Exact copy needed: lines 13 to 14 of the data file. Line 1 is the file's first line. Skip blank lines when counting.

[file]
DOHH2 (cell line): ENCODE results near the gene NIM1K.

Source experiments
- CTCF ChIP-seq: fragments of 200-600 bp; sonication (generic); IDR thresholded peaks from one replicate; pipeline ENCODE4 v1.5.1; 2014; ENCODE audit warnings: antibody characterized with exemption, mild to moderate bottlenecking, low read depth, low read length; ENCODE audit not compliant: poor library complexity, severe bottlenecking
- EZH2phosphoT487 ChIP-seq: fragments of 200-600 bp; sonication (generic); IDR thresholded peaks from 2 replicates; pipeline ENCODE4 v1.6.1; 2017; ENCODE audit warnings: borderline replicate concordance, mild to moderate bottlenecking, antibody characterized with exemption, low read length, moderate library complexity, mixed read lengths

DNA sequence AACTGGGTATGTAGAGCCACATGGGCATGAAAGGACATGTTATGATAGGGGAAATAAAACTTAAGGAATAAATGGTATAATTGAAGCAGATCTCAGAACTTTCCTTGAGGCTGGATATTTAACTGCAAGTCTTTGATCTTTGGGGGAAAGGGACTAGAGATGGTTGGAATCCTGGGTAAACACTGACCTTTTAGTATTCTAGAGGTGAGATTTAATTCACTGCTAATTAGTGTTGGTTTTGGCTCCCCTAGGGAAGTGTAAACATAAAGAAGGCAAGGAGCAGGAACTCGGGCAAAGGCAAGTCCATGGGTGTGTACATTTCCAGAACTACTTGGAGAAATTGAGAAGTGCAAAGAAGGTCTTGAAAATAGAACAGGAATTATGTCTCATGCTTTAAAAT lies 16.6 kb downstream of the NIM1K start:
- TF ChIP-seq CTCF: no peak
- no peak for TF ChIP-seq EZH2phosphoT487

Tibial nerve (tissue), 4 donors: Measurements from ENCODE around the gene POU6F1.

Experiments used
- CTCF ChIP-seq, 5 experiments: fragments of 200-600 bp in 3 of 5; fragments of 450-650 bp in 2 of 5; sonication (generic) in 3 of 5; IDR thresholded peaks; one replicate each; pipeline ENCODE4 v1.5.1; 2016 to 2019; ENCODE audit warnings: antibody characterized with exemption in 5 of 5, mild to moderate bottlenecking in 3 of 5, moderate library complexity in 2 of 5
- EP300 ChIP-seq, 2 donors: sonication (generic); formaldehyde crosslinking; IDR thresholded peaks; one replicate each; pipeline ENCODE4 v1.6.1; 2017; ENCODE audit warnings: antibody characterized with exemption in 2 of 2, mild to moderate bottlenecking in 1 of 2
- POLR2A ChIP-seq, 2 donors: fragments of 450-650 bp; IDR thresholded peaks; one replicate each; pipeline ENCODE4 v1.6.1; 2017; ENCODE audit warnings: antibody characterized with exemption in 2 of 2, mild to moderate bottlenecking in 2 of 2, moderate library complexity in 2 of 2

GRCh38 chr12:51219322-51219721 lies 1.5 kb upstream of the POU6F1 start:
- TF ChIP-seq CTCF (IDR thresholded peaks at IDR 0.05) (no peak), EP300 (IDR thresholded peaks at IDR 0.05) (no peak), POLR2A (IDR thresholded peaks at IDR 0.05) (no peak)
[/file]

GRCh38 chr12:51219322-51219721 lies 1.5 kb upstream of the POU6F1 start:
- TF ChIP-seq CTCF (IDR thresholded peaks at IDR 0.05) (no peak), EP300 (IDR thresholded peaks at IDR 0.05) (no peak), POLR2A (IDR thresholded peaks at IDR 0.05) (no peak)